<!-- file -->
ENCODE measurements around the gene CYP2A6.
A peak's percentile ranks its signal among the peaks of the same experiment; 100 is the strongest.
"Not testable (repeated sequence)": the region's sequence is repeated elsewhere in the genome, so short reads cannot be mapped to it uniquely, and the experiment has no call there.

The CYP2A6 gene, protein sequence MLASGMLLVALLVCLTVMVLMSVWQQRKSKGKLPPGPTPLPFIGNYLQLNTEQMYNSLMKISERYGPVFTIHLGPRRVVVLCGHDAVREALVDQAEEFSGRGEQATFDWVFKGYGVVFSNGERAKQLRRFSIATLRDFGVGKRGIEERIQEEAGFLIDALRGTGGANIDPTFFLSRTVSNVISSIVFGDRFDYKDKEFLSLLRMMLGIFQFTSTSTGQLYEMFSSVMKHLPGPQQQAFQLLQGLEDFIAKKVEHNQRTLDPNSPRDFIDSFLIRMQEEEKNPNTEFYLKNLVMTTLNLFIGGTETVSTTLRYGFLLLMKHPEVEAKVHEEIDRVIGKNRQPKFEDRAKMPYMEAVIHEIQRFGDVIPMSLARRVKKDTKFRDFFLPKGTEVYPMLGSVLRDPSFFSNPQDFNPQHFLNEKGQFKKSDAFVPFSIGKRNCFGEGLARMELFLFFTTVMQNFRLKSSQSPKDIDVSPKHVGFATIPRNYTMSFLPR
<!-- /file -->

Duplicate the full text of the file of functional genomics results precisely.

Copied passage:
ENCODE measurements around the gene CYP2A6.
A peak's percentile ranks its signal among the peaks of the same experiment; 100 is the strongest.
"Not testable (repeated sequence)": the region's sequence is repeated elsewhere in the genome, so short reads cannot be mapped to it uniquely, and the experiment has no call there.

The CYP2A6 gene, protein sequence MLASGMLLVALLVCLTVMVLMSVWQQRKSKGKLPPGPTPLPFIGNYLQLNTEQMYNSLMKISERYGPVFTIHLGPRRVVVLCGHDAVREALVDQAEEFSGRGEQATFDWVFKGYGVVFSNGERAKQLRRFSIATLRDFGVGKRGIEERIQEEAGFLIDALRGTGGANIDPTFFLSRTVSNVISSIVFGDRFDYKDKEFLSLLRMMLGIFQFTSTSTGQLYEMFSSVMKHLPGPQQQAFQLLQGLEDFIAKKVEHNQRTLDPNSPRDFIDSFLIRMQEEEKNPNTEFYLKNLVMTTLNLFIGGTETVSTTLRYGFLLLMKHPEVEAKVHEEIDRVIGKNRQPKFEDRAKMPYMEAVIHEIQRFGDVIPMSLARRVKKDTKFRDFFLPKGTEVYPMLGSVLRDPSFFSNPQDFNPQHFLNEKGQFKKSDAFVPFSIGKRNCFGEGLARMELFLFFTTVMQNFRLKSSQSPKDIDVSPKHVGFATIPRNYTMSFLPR